State of ASP.NET part 3: Modern tooling
With the the modern web leaping ahead, Visual Studio has looked like a clumsy and enterprisey toolkit… but its getting leaner and faster. In this post, I will look deeper into the toolset of modern and future .NET web developer.
This is the third and final installment in my series on the state of ASP.NET. The two previous posts were about release cycles and the One ASP.NET ideology. This blog post will tour the tooling changes in Visual Studio 2012, its updates, Visual Studio 2013 and finally Web Essentials.
This is a huge post in length, but much of it is images and relatively lightweight material. The idea is to refresh your understanding of ASP.NET tooling to the 2013 level. Hold on to your hat and enjoy the ride!
My first recommendation is familiar from the first post. Install Visual Studio Web Essentials. VSWE is a Visual Studio extension developed by Microsoft, and it includes developer tools that have not yet made it to Visual Studio mainline. Some of these will be discussed later in this post.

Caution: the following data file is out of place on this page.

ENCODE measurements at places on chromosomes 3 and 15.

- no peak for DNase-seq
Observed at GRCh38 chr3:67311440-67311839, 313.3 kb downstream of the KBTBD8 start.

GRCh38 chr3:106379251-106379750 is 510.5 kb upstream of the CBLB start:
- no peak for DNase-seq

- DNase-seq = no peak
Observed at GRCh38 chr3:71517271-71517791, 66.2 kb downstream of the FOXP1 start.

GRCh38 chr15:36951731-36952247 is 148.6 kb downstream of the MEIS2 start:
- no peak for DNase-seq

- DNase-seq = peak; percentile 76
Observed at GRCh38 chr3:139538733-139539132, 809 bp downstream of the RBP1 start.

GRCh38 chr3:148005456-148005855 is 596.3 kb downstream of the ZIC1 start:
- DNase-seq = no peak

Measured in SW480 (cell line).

The adjacent version diagram is a slice from the fuller ASP.NET timeline in the first episode of this series.
Modern VSWE debuted as a Visual Studio 2012 plug-in in August 2012, and has since evolved with multiple interim revisions – version 2.5 was sort of a reset, when many of VSWE-originated features were merged into the Visual Studio 2012 Update 2.
After Build 2013, Web Essentials split into 2012 and 2013 versions, of which the 2013 source tree was then open sourced.
The rest of this will not differentiate between features in core Visual Studio and features in Web Essentials.
That should make it obvious how strongly I feel about VSWE – not really about its shiny release-grade quality (there certainly have been some issues), but rather because I think it represents enormous productivity potential, and it also is very indicative of the direction the ASP.NET is pushing the tooling in.